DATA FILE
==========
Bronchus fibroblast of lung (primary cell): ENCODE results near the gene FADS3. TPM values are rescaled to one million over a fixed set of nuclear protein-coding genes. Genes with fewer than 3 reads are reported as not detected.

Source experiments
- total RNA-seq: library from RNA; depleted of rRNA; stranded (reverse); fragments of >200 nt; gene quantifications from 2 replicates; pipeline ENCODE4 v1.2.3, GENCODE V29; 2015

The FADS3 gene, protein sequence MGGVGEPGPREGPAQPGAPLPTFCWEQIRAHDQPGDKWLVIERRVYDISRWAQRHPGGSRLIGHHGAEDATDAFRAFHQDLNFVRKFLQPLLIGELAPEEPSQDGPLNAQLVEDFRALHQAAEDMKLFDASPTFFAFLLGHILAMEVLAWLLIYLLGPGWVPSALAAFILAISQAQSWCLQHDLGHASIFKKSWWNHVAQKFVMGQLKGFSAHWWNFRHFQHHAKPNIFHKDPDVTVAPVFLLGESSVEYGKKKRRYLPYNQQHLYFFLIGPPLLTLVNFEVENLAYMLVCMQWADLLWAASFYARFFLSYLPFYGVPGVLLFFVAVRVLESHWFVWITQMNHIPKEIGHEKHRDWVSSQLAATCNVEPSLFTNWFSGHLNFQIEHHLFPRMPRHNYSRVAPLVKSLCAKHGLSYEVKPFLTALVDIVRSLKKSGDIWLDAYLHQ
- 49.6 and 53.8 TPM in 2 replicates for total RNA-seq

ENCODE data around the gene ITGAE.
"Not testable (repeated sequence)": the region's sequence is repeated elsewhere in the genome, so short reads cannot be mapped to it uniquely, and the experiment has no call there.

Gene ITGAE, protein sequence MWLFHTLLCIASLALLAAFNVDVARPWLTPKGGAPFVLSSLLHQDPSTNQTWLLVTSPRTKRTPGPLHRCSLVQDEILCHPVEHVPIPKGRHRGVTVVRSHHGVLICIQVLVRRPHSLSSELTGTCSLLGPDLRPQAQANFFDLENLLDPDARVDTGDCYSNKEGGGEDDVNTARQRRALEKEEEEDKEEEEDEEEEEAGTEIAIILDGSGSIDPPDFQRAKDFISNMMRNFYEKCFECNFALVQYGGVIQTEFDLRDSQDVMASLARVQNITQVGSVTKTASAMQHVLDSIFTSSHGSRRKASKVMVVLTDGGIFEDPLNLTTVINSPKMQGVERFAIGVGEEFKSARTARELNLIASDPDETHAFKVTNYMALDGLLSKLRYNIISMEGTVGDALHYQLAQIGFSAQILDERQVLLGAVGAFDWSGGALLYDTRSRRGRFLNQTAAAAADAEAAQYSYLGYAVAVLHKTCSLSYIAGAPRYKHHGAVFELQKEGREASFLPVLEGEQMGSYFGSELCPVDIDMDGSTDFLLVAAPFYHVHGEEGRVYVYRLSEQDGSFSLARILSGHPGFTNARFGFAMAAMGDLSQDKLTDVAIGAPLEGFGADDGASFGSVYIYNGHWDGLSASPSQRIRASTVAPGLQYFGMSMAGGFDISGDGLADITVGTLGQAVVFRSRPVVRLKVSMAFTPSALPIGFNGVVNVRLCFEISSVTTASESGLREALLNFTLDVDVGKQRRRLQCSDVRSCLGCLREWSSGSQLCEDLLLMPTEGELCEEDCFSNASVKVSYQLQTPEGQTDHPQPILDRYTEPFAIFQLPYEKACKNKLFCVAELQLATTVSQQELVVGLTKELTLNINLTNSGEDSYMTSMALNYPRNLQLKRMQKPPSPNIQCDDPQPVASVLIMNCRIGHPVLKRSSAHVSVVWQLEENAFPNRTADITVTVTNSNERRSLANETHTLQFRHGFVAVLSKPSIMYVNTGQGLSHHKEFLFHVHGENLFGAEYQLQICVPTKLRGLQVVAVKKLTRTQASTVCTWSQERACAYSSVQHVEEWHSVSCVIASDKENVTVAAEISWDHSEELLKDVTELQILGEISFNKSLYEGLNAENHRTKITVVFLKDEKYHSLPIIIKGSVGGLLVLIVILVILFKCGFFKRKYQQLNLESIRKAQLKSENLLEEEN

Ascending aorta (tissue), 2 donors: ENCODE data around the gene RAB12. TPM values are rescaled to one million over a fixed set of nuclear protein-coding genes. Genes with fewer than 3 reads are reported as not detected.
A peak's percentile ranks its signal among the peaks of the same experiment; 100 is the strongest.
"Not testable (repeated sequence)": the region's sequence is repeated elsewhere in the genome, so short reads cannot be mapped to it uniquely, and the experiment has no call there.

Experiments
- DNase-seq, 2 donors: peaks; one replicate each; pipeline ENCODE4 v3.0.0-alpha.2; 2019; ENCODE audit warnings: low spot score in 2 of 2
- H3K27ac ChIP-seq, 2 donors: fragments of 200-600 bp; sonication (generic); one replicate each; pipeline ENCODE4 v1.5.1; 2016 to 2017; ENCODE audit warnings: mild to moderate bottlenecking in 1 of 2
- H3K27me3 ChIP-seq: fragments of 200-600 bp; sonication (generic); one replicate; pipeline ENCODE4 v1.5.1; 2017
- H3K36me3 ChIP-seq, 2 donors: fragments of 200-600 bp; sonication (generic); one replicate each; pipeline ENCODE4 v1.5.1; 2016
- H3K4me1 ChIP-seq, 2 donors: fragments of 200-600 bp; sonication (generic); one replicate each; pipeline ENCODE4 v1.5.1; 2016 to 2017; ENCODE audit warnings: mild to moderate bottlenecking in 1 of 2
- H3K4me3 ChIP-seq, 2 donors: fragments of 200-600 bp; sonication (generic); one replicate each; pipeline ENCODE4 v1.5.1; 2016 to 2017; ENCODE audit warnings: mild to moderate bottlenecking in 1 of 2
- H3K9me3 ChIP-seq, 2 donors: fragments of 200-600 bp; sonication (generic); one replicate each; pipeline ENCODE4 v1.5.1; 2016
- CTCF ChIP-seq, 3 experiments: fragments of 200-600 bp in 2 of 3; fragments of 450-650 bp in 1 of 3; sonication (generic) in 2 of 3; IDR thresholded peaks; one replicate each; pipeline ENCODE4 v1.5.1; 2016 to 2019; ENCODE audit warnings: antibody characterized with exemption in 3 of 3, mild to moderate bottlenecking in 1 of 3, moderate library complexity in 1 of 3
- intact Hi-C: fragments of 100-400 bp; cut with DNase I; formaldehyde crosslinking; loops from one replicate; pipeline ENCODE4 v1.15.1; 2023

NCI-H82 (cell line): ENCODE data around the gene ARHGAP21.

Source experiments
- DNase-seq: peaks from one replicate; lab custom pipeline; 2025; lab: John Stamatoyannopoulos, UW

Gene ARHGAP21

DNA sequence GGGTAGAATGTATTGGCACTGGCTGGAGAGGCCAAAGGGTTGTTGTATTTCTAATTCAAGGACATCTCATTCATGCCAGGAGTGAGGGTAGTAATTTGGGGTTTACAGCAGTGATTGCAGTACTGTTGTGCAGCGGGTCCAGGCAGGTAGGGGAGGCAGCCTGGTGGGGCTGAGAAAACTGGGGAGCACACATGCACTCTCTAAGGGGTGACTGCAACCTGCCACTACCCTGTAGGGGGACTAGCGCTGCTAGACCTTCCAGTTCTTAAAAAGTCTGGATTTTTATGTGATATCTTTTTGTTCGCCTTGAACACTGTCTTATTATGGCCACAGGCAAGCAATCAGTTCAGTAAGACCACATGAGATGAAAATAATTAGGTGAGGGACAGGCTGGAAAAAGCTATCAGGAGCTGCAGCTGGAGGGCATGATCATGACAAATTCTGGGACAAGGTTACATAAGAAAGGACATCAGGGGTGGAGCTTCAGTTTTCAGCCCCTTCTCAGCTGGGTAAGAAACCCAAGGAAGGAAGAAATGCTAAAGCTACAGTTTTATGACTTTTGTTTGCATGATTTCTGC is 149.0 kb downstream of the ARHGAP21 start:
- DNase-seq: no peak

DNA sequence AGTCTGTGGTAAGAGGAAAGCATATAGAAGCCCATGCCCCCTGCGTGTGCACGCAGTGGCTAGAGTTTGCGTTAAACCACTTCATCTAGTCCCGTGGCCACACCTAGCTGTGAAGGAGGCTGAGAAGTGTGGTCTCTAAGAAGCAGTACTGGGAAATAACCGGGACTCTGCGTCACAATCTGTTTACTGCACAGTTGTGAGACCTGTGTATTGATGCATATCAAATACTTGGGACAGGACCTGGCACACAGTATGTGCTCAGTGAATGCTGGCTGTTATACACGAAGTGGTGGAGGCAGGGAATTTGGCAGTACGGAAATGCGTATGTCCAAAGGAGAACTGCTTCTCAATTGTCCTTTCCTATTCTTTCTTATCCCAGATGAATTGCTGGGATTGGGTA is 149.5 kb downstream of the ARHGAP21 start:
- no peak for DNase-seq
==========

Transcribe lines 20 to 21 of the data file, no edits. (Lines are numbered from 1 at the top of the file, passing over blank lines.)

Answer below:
- CTCF ChIP-seq, 3 experiments: fragments of 200-600 bp in 2 of 3; fragments of 450-650 bp in 1 of 3; sonication (generic) in 2 of 3; IDR thresholded peaks; one replicate each; pipeline ENCODE4 v1.5.1; 2016 to 2019; ENCODE audit warnings: antibody characterized with exemption in 3 of 3, mild to moderate bottlenecking in 1 of 3, moderate library complexity in 1 of 3
- intact Hi-C: fragments of 100-400 bp; cut with DNase I; formaldehyde crosslinking; loops from one replicate; pipeline ENCODE4 v1.15.1; 2023